iXS Sports Division XULT 2016 Mountain Bike Review

iXS Sports Division XULT 2016

Reviews / DH Helmets

iXS Sports Division 92,327

At A Glance

Enduro racing has been a catalyst for many mountain bike products over the past few years. Dropper posts, one-by drivetrains and 160mm travel bikes that can climb have all in some way been influenced by the enduro trend. When races became more full-on, riders started having to make choices about headgear, either down to personal choice, or enforced by rules. Full face helmets are obviously safer, but when long pedal transitions are required, a claustrophobic and overheating lid is not so enticing. This led to various options; the double helmet, the removable chin piece or the lightweight full facer.

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The XULT from IXS aims to be the latter, that is as a cross over full face helmet. Reasonably lightweight and plenty of vents, it offers breathability and ventilation, combined with full protection meeting the European EN1078 and American ASTM DH as well as C.P.S.C standards.

Designed with the man, myth, and legend Cedric Gracia, the XULT features a Fibre Reinforced Polymer shell to keep weight low and the whole helmet volume down. X Matter inserts are positioned at major impact zones to provide extra protection and improve durability. The padding system features Coolmax material to keep things fresh and removable cheek pads mean the helmet is easily removed in an emergency. An adjustable visor and classic double-D ring closure finish off a rather bright and gregarious helmet, much like the man himself, Mr. CG.

On The Trail

The Xult instantly gives a feeling of breathing space, with none of the closed-in feel of some full face helmets. The space between your mouth and the chin piece is generous, and with fewer pads and more ventilation through the helmet it becomes obvious that sucking air will not be impeded. The chin guard does seem quite high, but this hasn't proved an issue and further allows air to circulate underneath. The fit is secure, and the double-D locking system works as well as it always has. Vision is excellent, with nothing impaired in the peripheral areas and goggle compatibility is also spot on.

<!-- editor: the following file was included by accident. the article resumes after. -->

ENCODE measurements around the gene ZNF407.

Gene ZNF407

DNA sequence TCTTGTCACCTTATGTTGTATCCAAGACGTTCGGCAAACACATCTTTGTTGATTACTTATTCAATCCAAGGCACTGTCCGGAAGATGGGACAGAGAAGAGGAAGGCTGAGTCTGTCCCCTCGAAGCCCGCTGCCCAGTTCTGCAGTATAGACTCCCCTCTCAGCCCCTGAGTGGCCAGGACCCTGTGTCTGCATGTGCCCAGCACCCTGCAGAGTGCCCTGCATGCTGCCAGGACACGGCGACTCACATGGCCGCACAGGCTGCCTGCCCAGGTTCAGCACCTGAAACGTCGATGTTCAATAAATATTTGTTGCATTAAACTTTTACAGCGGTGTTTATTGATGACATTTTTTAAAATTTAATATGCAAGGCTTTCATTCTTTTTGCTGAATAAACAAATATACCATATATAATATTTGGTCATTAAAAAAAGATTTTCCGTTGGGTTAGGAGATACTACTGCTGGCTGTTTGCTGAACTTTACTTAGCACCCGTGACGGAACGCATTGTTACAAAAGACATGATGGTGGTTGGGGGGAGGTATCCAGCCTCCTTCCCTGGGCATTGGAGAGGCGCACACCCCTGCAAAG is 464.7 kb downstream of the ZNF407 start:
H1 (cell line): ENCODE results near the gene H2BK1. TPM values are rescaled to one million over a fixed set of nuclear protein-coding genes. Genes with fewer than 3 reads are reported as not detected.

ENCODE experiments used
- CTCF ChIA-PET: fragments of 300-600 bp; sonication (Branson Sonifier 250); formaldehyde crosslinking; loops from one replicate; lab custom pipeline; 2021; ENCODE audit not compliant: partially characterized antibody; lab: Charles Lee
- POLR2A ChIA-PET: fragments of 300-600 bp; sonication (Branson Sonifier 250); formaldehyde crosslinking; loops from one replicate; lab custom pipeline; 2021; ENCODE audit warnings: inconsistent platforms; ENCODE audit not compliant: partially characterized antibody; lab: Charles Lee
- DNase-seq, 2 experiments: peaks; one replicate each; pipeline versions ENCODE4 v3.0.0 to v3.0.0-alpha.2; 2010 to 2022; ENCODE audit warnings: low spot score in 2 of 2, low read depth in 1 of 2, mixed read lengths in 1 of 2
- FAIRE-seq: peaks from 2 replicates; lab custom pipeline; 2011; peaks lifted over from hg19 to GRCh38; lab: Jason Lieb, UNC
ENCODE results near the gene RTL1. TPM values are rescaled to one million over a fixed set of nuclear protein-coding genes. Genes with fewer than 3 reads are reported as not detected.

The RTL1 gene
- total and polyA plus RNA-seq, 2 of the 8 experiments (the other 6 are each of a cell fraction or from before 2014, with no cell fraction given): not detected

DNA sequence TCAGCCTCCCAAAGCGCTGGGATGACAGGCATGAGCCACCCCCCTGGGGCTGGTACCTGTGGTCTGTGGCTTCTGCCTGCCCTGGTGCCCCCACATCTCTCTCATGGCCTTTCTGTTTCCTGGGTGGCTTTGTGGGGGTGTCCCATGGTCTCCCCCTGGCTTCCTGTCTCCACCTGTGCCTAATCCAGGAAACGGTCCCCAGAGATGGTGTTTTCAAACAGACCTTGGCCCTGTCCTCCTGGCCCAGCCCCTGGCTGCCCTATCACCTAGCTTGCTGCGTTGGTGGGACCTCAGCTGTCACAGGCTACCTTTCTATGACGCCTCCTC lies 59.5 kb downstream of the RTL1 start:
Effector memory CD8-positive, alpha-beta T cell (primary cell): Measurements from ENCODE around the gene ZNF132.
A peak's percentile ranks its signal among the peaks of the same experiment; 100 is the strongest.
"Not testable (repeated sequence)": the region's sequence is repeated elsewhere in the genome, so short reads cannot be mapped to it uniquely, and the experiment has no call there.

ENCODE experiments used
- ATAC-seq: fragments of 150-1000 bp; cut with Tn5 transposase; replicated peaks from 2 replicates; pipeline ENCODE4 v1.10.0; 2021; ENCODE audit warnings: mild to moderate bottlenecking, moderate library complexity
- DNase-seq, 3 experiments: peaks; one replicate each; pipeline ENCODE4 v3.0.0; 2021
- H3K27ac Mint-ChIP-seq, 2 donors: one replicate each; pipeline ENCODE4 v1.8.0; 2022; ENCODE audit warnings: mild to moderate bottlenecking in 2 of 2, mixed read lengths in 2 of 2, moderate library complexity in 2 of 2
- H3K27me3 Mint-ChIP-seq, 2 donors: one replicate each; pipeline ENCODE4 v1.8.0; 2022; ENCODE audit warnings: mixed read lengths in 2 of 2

The weight is 1100g, which although light, is not the lightest, with some carbon full on downhill helmets available at a lower weight. The main advantage of this lid is the venting which allows lung busting efforts without interference from oxygen demand. In order to really test this aspect of the helmet, I felt it necessary to take it out for XC and trail rides to see how it would fair. It's a comfortable and obviously effective (in terms of test standards) full facer, so the real test would be on more enduro territory, including climbs! Despite getting some odd looks from the 'normal' trail helmet wearers, I really enjoyed using the Xult whilst out riding. There is no doubt it is hotter than a half face lid, but I was able to climb, sprint and generally abuse my lungs without any real feel of restriction. This is what makes the Xult so exceptional and would allow it to be used all day for an enduro race without needing to be swapped. If climbs were huge, then eventually I found I wanted to take it off, especially when it was warm, but I never felt the burning desire to escape from the confines of the helmet. The styling is good and, as mentioned, pretty loud like Mr Gracia himself, yet that matches pretty well with the now commonplace 'enduro look'.


This is not a helmet which compromises, keeping up fully with safety standards whilst improving airflow dramatically. It's as a home on the downhill trails or bike park as it is at an enduro race event or even just out on the trails. It's not cheap (£250 in the UK), and there are lighter options available, but for cutting edge protection, brilliant venting and great styling, the Xult packs a serious punch.

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By Ewen Turner
Ewen Turner is a self-confessed bike geek from Kendal in the Lake District of England. He runs a coaching and guiding business up there and has a plethora of knowledge about bikes with an analytical approach to testing. His passion for bicycles is infectious, and he’s a ripper on the trails who prefers to fit his working life around his time on the bike.

Tried this? What did you think?